This pandemic crises, which is truly awful, will be over someday and we will go back to our privileged lives, most of us unaware that the everyday crises of half a million moms dying in childbirth every year and handicap babies hidden in dark rooms and 3 million little girls cut every year in FGM and millions of children dying from drinking dirty water, and 200 million little girls waking up every morning wishing they could go to school and knowing they never will, etc.. etc… and that these crises will continue on because they happen to the poor and not the privileged.

And we will be left wondering what we are going to do with ten cans of peas and turnip greens.

Stay Safe Everyone,

Love you,

Dorris and Michael.

Still Saving Babies at Neema Village

Still Saving Babies at Neema Village

March 18, 2020

Amid Corona Virus, Neema Village staff and directors are doing everything they can to protect our vulnerable babies such as Neema’s newest baby Phillip, pictured below. His grandmother had been trying to feed him raw cows milk after his mom died in childbirth.

Kim White, better known these days as The General, has put Neema on lock down. Volunteers have been cancelled, some are still trying to get home amid the airlines cancellations.

No drop-in visitors are allowed and staff is checked at the door with thermometers and hand sanitizers.

The Arusha stores are having the same run on supples as the rest of the world so Kim is buying a 3 month supply of baby formula, rice and beans, corn, oil, baby wipes, diapers and other essentials. The diapers filled up one load in the van!

Diesel to run the generator is critical so they have stocked up on that as well. With babies like Phillip, who have no fat on their tiny little bodies, power to run the heaters, incubator and warming table is essential. City power here is notorious for going off.

Schools are closing all over Tanzania so our big kids in boarding schools are coming home to Neema. It is always fun to see our school kids like Meshack, Nengai, and Memusi. It does mean extra mouths to feed. God is Good!

I dislike posting pictures like this, we prefer to show our chubby, happy babies but real life happens at Neema Village. I wanted you to see little Phillip’s eyes. He is three months old and weighs about 4 lbs. Please be praying that this little guy will survive.

We are so thankful that our daughter Kim is at Neema. With her organizational skills Neema Village is preparing to meet the Corona Crisis. I know she and Bekah, Hannah and Ashley as well as staff and nannies are exhausted. Please be praying for them as well as baby Phillip.

Did you know that 365 times in scripture God says “Do not be afraid.”

Blessings,

dorris and michael.

Crazy Love!

Dead Bowels Come Alive!

March 11, 2020

I’m sure you are thinking that is the craziest title you have ever heard. It was pretty crazy to us too! But God is in the business of “Crazy Love” isn’t He!

Neema Village had two babies in the hospital in January and February, one of them, Christina, is an abandoned baby who will live at Neema until she can be adopted. 

She and another new baby, Joyce, both became sick and we took them to the doctor who put them in the hospital. But Christina was sicker than Joyce and was eventually put in ICU for over a week. Many of you who follow Neema Village Facebook were praying for this little abandoned baby. Bless you. Even now this picture makes me cry as I remember how we prayed for her while she whimpered and pled with her eyes for us to help her.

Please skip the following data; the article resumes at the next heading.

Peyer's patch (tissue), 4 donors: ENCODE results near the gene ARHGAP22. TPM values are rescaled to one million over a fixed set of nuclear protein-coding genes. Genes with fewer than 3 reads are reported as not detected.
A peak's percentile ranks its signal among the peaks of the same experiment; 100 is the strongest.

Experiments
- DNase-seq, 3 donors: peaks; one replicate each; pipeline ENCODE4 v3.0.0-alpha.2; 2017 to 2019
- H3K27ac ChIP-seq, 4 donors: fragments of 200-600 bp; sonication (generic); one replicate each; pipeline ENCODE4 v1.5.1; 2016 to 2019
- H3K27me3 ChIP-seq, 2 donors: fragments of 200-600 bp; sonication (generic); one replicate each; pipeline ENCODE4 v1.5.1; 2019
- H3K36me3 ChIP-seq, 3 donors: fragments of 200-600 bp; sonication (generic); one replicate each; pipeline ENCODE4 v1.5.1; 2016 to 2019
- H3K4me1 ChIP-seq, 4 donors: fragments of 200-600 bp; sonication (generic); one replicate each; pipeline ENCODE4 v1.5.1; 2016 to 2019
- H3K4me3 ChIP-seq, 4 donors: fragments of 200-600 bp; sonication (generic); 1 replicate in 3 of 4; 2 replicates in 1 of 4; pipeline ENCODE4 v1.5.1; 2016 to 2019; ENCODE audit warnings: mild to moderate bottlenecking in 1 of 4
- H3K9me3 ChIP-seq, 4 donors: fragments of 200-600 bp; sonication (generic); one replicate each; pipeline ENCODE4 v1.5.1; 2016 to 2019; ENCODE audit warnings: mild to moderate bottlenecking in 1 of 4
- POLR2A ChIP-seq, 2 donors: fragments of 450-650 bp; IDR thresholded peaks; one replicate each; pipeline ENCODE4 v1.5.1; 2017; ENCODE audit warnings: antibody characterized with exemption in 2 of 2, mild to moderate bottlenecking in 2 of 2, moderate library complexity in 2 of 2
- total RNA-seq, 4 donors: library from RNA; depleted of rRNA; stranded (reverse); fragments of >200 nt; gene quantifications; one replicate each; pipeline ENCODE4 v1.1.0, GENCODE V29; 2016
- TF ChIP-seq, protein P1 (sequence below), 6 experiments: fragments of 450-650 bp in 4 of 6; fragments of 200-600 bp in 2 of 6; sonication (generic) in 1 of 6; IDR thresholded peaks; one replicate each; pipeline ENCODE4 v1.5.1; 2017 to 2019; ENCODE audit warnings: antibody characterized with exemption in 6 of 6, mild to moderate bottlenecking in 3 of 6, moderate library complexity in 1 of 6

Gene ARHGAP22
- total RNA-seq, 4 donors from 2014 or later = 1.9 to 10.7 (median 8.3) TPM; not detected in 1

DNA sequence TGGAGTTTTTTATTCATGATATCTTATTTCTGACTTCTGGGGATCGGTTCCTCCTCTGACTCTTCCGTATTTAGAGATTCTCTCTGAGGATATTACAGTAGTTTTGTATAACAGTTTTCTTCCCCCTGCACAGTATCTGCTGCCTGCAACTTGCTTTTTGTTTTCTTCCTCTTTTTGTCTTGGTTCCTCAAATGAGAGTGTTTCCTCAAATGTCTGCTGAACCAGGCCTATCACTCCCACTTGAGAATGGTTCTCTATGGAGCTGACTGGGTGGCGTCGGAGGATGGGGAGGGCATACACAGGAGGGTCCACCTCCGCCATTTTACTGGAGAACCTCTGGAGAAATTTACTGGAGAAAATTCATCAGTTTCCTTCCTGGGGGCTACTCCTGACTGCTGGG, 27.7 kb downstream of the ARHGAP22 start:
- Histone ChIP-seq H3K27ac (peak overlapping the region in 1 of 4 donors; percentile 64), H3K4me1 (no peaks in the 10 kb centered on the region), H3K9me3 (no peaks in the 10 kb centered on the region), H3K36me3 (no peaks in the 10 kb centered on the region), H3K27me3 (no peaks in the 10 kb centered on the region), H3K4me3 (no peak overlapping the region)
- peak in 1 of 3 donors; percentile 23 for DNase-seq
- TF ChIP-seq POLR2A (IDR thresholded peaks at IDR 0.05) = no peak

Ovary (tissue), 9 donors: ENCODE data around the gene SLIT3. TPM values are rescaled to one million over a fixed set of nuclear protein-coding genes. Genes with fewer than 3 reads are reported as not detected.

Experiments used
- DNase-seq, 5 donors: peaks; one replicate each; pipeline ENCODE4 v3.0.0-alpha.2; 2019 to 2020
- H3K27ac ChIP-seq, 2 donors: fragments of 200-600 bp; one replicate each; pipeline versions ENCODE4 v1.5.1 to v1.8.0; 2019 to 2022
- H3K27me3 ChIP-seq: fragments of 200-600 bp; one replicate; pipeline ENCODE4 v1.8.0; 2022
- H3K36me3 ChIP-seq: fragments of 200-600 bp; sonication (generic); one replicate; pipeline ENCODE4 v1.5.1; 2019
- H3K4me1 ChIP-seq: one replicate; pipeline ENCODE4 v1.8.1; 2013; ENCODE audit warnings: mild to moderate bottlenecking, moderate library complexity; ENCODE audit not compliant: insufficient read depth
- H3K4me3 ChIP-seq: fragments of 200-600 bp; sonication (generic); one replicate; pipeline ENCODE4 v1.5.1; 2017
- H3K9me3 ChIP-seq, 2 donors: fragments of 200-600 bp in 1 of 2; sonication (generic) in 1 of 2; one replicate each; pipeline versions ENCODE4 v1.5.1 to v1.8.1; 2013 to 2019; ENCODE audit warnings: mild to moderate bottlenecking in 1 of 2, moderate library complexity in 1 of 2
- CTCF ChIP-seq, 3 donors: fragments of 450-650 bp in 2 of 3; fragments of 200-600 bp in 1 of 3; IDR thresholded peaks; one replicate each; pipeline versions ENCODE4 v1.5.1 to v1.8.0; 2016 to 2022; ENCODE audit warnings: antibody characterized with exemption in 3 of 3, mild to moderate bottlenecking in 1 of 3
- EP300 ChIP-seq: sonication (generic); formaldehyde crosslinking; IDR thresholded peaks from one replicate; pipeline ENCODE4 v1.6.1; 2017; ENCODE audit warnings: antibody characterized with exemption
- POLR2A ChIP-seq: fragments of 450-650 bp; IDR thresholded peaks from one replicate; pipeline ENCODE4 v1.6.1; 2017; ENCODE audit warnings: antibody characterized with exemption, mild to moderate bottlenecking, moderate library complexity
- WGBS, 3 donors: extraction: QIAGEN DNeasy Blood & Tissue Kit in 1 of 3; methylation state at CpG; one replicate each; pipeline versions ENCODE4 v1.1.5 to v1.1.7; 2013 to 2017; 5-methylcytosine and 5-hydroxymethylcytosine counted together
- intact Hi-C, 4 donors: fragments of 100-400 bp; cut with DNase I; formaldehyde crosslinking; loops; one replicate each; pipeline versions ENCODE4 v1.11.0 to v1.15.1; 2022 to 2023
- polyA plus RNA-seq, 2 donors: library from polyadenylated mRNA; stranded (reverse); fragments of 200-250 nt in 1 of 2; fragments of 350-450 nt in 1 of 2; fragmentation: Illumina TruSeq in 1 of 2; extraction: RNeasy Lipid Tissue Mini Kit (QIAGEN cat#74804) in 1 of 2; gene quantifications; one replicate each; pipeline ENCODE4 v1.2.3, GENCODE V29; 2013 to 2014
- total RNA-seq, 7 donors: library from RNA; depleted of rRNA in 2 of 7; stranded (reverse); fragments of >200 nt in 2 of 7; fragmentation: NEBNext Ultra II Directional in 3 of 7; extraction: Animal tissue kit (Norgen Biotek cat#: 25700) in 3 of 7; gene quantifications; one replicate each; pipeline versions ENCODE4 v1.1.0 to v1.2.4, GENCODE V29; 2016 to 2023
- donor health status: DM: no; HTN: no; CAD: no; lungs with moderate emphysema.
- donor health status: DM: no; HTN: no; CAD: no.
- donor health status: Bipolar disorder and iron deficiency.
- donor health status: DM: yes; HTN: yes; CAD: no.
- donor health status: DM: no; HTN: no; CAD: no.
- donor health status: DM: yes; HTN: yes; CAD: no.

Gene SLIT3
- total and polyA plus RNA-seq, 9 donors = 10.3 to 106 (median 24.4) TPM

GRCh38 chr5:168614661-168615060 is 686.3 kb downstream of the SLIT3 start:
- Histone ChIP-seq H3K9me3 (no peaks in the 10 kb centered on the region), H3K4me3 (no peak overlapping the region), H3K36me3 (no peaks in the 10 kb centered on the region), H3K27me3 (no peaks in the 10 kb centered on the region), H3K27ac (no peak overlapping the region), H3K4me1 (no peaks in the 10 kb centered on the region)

We hired overtime nannies 24 hours a day to stay in the hospital with both babies. One day I had taken three volunteers and our daughter Kim to the hospital to check on the babies. They were medical people and also wanted to see an African hospital. Dr. Matthews, the pediatrician, told us Christina was not doing well and that part of her bowels had died and would have to be taken out or what they touched would die too. But they would need blood for the surgery he said, and Christina was A Positive.   

All four volunteers were tested and all four were A Positive! Amazing isn’t it, how God works!

They couldn’t find a vein the first day for the blood transfusion and Christina became more critical as each day passed. The next day they were able to give her the blood. Christina perked up with all that new blood and in a few days Dr. Matthews said, “Well the bowels are working now so she doesn’t need the surgery.” Who knew dead bowels could come alive and begin working!!  God just continues to amaze us in this work of saving abandoned, orphaned and at-risk babies in Tanzania!

Christina is now back home at Neema and doing much better. Thank God!  She had one little set back but is home in our isolation room now.  Keep the prayers coming. 

Michael and I are home in the States for our Granddaughter Hayley and Rob’s wedding and taking care of business and visiting friends and family, and eating as many McDonald homestyle hamburgers as I can!  That is our little adopted Tanzanian granddaughter, Maria, in awe of Hayley in her wedding dress.

Michael was diagnosed with Typhoid before we left Africa so we have spent a lot of time in Doctors’ offices. We are amazed at how thorough the medical community is here! He has seen almost every kind of doctor imaginable, except gynecology of course, and there is still no definitive diagnosis except Typhoid. Typhoid is a killer and he has had a pretty rough time of it but doing better now. That is Michael above working on the new aerobic sewer system at Neema before we left Tanzania.

Before we left, we put together the totals for last year at Neema Village. We received 23 new babies from Social Welfare in 2019. Thirty babies were adopted or put back into a family home in 2019. Our highest number of babies in the house for one month in 2019 was 63! It’s loud, it’s messy and sometimes quite wonderful, right Kim White? Our daughter Kim is pictured above.